I'll never eat a turkey leg again!

5 comments:

Anonymous said...

a. You're quite the parenthetical thinker... I mean writer (but I'm sure you already knew that).

b. I went with my anatomy class to the exhibit and I hated it. Not only was I slightly disgusted, I found the whole thing highly unethical. Putting unclaimed, unidentified bodies on display?? And furthermore dragging them all over the country for millions of curious eyes? People gawking and remarking "ewwwww" or "sick!" at a specimen that at one point was a living, feeling human being that did not consent to such treatment is terrible. The section with the babies and fetuses (or just the babies, depending on what you believe) was by far the worst part, though. It makes me mad just thinking about it...

c. I don't really have a c (I just thought it would feel awkward to only have an a and b)

kwkorpi said...

Nicely done "anonymous!" Defending the right of the departed (there is currently a major investigation into the acquisition of the cadavers) AND forcing yourself to include a part c)!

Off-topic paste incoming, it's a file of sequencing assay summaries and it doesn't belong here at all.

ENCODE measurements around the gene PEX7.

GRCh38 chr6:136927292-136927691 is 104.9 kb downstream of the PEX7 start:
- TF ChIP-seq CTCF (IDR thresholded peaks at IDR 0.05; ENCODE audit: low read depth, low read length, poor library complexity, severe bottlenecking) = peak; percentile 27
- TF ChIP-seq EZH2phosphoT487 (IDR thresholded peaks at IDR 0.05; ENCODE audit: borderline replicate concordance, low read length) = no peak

I agree wholeheartedly with your comments on the fetuses, so much to the point that I did not even want to rethink about them in writing the original blog.

PS. When speaking (or writing) in parenthetical comments, it's almost as if I'm implementing the Shakespearian Literary Device of an "aside," (as I do believe it's called. "A curse on both your houses.")

bob s said...

Well after that review I may never eat chicken again!

Anonymous said...

I tried to force myself to think of it as purely educational, but I couldn't help but consider the ethics of a German man who "plastinates" Chinese "specimens" and displays them as art. The lack of muscle tone and poor dental health really makes you think about how these specimens were obtained, and knowing that the Chinese are limited on the number of children each family is allowed made the in-vitro exhibit even that much more disturbing. Truly creepy on so many levels.

kwkorpi said...

Dang! I married a smart one! You had some very insightful observations of the specimens. Noticing there dental care and lack of muscle tone. . . I couldn't get past "eyuuuuuuuuuuuuuw!"

I guess that class you took in Nursing School, "Desensitization 101.000000 . . . " really worked.